Teachers can recognize how their students perceive the world, approach learning, and interact with each other. Learning in such situations can be influenced by race, language, and social class.

Teachers can have affirming views of their student’s diverse backgrounds and prepare resources useful for their learning rather than view childrens’ differences as problems to handle.

Teachers also develop an understanding of their student’s prior beliefs and knowledge which they derive from their personal and cultural experiences, which helps tutors realize how to handle problems.

This teaching approach also gives teachers possibilities and a sense of responsibility for bringing change to their classroom. And students begin to enjoy schooling with responsive teaching practices that cater to diverse backgrounds and empowerment through better communication.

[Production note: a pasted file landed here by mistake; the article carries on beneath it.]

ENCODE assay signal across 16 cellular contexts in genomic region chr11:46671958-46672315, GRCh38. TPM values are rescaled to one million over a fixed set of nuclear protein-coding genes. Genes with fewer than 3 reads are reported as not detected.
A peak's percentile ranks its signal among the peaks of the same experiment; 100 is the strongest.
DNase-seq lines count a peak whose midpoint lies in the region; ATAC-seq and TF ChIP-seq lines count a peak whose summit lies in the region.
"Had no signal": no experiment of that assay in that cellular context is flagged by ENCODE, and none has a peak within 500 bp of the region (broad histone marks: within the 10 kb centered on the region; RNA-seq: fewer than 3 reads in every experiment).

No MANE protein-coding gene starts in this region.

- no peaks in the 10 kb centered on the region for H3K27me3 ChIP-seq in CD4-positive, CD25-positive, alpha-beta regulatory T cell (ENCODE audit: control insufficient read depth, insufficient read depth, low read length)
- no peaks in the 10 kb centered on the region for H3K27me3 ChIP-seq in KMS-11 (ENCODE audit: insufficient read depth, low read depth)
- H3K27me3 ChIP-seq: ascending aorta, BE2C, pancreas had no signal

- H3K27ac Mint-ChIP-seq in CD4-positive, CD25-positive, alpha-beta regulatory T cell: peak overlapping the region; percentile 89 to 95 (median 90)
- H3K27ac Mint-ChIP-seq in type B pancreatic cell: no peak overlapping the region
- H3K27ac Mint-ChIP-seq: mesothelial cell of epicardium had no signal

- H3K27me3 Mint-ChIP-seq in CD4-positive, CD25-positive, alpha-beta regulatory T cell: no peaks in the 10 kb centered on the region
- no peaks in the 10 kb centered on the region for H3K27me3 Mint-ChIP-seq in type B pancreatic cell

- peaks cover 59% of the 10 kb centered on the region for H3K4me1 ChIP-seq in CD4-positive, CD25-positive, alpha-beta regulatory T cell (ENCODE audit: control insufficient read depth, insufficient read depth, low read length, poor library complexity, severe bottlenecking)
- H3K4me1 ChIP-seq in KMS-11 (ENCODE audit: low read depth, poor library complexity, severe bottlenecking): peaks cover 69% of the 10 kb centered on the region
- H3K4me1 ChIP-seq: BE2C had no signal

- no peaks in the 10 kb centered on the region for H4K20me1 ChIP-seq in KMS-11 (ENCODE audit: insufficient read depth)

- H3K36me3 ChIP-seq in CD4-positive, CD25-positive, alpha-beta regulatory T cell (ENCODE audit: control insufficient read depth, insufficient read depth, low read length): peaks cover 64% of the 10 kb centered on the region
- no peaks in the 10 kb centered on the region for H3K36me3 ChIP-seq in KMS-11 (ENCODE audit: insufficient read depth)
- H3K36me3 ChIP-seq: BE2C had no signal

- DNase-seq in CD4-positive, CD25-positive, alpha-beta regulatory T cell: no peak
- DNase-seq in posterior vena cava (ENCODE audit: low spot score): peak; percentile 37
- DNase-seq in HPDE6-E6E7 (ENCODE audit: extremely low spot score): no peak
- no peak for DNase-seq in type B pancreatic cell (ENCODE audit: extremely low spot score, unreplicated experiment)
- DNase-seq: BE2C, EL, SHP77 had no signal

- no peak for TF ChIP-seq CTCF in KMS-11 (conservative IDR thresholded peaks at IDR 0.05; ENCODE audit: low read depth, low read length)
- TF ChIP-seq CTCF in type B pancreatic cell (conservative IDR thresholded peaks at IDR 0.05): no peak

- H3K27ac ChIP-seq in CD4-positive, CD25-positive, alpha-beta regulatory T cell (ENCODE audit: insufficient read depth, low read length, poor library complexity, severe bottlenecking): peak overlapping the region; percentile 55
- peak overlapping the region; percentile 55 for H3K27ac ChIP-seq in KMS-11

Culturally Responsive Teaching Strategies

Culturally responsive teaching does not rely on one instructional approach or a particular curriculum material. We can define culturally responsive teaching as a multi-faceted approach in which teachers have to use different teaching strategies that suit students’ culture the most. These strategies include:

1. Making Learning Contextual

 Making Learning Contextual

When discussing a text or a primary source touching on a particular culture, place, or time with your students, please encourage them to connect it to the current moment of their lives. Try asking them questions like, “What do you think Mother Teresa would say if she were here today?”

2. Considering Classroom Arrangement

One way to engage with your students and show them that they matter is to ensure that all of them are represented and reflected in their classroom environment. You can ask yourself these critical questions: Are people with disabilities involved sufficiently in the classroom? Are there different countries and languages showcased? Is there a representation of authors from different races on the classroom walls?

3. Incorporating Popular Culture